Nesting with data.table and tidyverse

Vincent Arel-Bundock
2020-08-17

The nest/unnest programming pattern can be a useful way to organize your data analyses in R. The idea is to store a series of objects (e.g., datasets, models, summaries) in a “list-column.” A list-column is simply a column in your data frame where each entry is a list. Each of the lists in your list-column can itself contain any object you want, including other datasets or statistical model objects. The benefit of a list columns is that analysts can operate on them using standard tools such as lapply or purrr::map.

One common use-case is to split a dataset into subgroups, and to “nest” those subgroups of the data into a list-column. Then, we can estimate models and summarize the data easily by operating on that list column.

I could not find an easy introductory tutorial for nesting list-columns in data.table, so I decided to write this notebook. In it, I compare how list-columns can be created in both data.table and tidyverse.

To begin, we load libraries and download the Guerry data from Rdatasets:

library(data.table)
library(tidyverse)
library(broom)
library(modelsummary)
library(microbenchmark)

url <- "https://vincentarelbundock.github.io/Rdatasets/csv/HistData/Guerry.csv"
dat <- fread(url)
dat <- na.omit(dat)

data.table

In data.table, we can split our dataset using the by argument, and return any summary of the data we want inside a list object. For instance, we calculate the standard deviation of the “Clergy” variable for each region by typing:

dat[, list(clergy_sd=sd(Clergy)), by=Region]
   Region clergy_sd
1:      E  19.04754
2:      N  24.09845
3:      C  25.03527
4:      S  25.76706
5:      W  20.29181

To create a list-column, we use the same syntax, but instead of returning a single numeric value (sd(Clergy)), we return a list with the “Subset of Data” special object (.SD) inside:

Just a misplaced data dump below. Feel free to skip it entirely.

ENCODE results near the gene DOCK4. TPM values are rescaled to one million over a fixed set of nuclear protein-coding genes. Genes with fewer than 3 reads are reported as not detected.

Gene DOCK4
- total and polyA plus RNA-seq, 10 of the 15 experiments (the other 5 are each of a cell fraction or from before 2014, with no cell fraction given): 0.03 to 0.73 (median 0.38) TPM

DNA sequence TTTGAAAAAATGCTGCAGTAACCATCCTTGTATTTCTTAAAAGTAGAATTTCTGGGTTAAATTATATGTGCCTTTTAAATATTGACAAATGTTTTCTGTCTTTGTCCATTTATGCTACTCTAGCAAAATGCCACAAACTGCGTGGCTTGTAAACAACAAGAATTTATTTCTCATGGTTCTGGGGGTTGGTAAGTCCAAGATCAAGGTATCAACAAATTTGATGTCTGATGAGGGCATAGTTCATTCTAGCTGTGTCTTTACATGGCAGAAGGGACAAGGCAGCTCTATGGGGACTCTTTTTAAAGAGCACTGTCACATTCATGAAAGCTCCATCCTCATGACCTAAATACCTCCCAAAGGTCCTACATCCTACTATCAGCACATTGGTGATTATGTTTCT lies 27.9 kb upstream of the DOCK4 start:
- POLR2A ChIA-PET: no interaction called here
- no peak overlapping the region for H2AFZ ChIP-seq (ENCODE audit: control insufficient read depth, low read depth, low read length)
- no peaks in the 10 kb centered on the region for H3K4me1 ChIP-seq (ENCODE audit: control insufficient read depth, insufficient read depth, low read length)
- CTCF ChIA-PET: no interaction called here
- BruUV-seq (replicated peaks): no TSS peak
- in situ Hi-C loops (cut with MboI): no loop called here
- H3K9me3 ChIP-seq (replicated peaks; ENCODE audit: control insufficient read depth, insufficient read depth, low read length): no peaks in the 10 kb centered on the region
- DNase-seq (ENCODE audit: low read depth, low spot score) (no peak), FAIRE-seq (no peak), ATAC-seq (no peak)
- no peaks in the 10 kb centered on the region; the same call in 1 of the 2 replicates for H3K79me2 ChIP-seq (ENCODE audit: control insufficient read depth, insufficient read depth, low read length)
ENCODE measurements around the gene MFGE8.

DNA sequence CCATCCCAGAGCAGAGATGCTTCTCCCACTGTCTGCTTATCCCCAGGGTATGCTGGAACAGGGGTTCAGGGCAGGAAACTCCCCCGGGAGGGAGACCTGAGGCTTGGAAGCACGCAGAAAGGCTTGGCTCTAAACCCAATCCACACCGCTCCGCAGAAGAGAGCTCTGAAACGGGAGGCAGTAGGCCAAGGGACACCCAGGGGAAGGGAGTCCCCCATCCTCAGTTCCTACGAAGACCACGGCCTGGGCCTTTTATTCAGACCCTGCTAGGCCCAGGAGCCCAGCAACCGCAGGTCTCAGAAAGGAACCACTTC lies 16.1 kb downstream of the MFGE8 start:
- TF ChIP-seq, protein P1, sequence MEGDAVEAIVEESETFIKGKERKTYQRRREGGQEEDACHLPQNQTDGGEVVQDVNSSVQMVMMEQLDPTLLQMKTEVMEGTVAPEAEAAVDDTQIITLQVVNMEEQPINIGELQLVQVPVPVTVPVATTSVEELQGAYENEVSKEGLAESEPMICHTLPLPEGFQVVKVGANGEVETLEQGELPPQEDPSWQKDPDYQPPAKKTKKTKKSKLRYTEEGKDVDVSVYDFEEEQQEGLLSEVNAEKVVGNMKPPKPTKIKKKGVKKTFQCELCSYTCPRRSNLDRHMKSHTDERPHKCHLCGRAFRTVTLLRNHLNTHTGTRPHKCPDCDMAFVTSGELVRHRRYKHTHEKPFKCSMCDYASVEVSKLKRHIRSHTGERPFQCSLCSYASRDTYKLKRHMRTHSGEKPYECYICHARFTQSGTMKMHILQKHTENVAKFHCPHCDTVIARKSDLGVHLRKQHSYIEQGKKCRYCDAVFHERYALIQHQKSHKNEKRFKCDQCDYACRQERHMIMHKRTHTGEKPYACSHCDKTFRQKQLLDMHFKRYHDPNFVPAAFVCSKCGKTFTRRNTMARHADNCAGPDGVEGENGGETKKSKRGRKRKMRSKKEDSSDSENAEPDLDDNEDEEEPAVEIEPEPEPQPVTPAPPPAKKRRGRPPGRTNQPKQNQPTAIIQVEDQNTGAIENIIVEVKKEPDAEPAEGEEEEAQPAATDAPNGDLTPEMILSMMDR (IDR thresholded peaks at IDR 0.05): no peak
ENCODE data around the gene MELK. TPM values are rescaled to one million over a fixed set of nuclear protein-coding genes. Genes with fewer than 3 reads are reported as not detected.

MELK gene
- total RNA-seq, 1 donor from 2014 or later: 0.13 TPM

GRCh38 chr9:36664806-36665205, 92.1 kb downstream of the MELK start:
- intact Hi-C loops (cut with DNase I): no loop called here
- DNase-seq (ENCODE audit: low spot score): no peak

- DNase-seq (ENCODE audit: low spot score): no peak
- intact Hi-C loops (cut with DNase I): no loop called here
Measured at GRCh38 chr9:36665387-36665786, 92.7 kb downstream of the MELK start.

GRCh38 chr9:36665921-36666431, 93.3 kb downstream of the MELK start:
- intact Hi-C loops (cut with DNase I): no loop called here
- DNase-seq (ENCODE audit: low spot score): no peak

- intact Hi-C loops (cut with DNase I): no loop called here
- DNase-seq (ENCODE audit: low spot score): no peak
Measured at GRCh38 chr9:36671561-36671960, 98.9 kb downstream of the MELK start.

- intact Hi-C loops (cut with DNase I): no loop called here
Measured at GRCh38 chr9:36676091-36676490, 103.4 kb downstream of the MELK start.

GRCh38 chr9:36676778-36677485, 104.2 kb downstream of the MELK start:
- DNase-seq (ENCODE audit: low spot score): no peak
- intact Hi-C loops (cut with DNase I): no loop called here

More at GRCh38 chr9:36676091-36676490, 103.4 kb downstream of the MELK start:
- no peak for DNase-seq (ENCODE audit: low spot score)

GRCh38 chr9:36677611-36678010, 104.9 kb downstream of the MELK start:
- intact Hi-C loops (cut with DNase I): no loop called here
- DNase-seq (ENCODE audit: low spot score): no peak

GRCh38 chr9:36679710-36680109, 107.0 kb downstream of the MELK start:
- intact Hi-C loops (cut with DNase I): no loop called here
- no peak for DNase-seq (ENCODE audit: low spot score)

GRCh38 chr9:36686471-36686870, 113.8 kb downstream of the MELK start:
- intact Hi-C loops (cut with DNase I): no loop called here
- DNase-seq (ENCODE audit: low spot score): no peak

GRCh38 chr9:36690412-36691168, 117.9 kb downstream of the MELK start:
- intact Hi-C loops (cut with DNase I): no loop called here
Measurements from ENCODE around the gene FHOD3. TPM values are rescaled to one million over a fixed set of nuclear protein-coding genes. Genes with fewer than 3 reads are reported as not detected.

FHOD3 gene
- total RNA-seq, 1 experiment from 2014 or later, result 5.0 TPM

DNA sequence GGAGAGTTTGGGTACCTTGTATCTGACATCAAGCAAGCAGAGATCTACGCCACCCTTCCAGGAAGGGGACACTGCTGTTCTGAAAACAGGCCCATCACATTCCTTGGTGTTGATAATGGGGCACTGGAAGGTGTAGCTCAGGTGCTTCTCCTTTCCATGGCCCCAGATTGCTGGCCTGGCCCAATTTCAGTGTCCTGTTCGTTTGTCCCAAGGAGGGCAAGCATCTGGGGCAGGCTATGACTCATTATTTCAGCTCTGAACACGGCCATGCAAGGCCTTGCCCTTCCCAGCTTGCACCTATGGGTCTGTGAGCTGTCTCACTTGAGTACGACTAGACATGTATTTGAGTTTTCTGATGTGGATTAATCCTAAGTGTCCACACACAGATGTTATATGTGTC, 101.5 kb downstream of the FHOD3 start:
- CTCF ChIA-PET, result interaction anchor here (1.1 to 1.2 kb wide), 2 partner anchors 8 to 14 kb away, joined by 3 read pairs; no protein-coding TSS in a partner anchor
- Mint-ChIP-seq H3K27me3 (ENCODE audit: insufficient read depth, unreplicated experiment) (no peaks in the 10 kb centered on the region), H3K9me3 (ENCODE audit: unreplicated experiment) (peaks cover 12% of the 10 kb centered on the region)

dat = dat[, list(data=list(.SD)), by=Region]

The result is a data table with a new list-column called data. Each element of the data column is now a list, with a data table inside, and each of those data tables has 17 rows and 23 columns:

dat
   Region                data
1:      E <data.table[17x23]>
2:      N <data.table[17x23]>
3:      C <data.table[17x23]>
4:      S <data.table[17x23]>
5:      W <data.table[17x23]>

This is a convenient data structure, because it allows us to operate on the data subsets with standard commands like lapply or purrr::map. For instance, this estimates a separate linear regression model in each subset of the data:

dat[, model := lapply(data, function(x) lm(Donations ~ Clergy, x))]
dat
   Region                data    model
1:      E <data.table[17x23]> <lm[12]>
2:      N <data.table[17x23]> <lm[12]>
3:      C <data.table[17x23]> <lm[12]>
4:      S <data.table[17x23]> <lm[12]>
5:      W <data.table[17x23]> <lm[12]>

Above, we see that the dataset now includes a new list-column called “model”. Each element of that column is a list, with a lm object inside. We can do cool things with this list-column. For example, we can pass it directly to modelsummary:

modelsummary(dat$model)
Model 1 Model 2 Model 3 Model 4 Model 5
(Intercept) 3459.206 12616.594 1906.380 4792.878 4646.248
(1698.357) (2708.688) (1719.969) (869.711) (4255.843)
Clergy 43.731 -110.731 107.241 -38.621 91.106
(43.830) (53.525) (29.720) (21.940) (70.121)
Num.Obs. 17 17 17 17 17
R2 0.062 0.222 0.465 0.171 0.101
R2 Adj. 0.000 0.170 0.429 0.116 0.041
AIC 328.0 342.8 324.1 314.7 346.1
BIC 330.5 345.3 326.6 317.2 348.6
Log.Lik. -160.988 -168.384 -159.031 -154.361 -170.052
F 0.996 4.280 13.021 3.099 1.688

We could also use the broom::tidy function to extract model estimates in a tidy format:

dat[, result := lapply(model, tidy)]
dat
   Region                data    model        result
1:      E <data.table[17x23]> <lm[12]> <tbl_df[2x5]>
2:      N <data.table[17x23]> <lm[12]> <tbl_df[2x5]>
3:      C <data.table[17x23]> <lm[12]> <tbl_df[2x5]>
4:      S <data.table[17x23]> <lm[12]> <tbl_df[2x5]>